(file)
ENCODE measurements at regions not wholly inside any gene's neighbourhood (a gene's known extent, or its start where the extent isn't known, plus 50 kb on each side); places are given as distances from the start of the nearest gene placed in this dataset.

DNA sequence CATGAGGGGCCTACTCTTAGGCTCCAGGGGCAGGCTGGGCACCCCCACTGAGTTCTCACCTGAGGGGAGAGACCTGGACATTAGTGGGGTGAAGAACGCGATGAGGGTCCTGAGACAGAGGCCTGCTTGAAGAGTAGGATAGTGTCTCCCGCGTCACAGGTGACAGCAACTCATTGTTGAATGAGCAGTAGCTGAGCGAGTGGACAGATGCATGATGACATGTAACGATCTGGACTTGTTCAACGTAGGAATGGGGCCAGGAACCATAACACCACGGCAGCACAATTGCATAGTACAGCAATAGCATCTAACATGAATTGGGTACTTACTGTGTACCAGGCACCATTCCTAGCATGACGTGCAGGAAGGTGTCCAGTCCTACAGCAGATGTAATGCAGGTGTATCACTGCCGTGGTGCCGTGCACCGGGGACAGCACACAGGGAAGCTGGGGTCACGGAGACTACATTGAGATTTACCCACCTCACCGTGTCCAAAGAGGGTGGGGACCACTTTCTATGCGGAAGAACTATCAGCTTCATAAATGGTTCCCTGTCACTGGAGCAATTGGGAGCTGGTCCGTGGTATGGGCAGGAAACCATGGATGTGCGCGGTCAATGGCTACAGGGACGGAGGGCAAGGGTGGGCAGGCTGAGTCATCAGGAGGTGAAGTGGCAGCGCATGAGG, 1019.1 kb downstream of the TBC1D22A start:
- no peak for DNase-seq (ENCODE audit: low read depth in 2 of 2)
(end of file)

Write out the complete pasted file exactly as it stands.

ENCODE measurements at regions not wholly inside any gene's neighbourhood (a gene's known extent, or its start where the extent isn't known, plus 50 kb on each side); places are given as distances from the start of the nearest gene placed in this dataset.

DNA sequence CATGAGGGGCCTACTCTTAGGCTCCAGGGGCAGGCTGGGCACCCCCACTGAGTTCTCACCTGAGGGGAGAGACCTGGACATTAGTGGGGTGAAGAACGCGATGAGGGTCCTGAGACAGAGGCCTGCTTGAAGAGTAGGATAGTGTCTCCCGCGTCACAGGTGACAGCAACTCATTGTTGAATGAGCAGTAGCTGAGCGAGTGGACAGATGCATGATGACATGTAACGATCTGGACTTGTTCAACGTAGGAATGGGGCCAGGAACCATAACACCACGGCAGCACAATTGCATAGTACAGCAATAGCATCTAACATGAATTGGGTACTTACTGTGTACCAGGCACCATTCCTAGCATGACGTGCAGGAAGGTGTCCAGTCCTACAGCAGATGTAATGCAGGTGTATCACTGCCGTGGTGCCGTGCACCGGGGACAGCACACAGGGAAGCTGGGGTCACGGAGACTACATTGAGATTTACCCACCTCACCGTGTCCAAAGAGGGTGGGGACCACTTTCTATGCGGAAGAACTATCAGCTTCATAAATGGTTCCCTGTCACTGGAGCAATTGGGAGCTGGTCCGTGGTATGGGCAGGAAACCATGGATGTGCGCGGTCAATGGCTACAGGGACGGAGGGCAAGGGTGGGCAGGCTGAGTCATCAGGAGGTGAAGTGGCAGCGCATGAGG, 1019.1 kb downstream of the TBC1D22A start:
- no peak for DNase-seq (ENCODE audit: low read depth in 2 of 2)